After unmolded, composites specimens were cut with standard dimensions for impact tests, according to ASTM D6110 and ASTM D256 [42,43]. The specimens were notched with 45° of angle, transversely to the direction of compression molding. A total of 5 specimens per each volume fractions of fique fabric for Charpy and Izod impact tests were obtained. Fig. 2 illustrates schematically the dimensions of the specimens and the produced specimens in perspective.

Fig. 2.

Specimens dimensions schematically and the fabricated (a) Charpy (b) and Izod impact test specimens.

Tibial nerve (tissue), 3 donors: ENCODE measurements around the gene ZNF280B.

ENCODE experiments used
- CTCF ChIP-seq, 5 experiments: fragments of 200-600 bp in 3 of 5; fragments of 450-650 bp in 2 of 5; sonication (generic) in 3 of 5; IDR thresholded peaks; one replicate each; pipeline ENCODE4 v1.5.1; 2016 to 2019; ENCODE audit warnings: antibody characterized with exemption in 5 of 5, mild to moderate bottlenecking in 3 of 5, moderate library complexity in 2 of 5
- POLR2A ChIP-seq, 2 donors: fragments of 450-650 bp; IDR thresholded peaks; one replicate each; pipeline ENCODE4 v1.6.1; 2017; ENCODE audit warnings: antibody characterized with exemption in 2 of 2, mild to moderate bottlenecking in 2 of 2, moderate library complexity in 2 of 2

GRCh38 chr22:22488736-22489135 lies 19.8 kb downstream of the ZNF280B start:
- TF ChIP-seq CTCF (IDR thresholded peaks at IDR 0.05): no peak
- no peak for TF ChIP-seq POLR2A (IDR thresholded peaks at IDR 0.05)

Impact tests were performed in a PANTEC instrumented pendulum, model XC-50, using an 11J impact hammer. According to the ASTM D256 [43], there are significant differences between tests, Izod and Charpy, which can lead to distinct results. Therefore, after the tests, the results were statistically evaluated by ANOVA and Tukey test as well as compared with a similar approach to that proposed by Rogers and Plumtree [38]. After the impact tests, the fractured surfaces of the specimens were analyzed by scanning electron microscopy (SEM) in a model Quanta FEG FEI equipment.

3Results and discussion

Fig. 3 shows the macroscopic aspect of fracture composites samples with different amount of incorporated fique fabric, up to 50vol%.

Fig. 3.

Visual aspect of the specimens after (a) Charpy and (b) Izod impact test.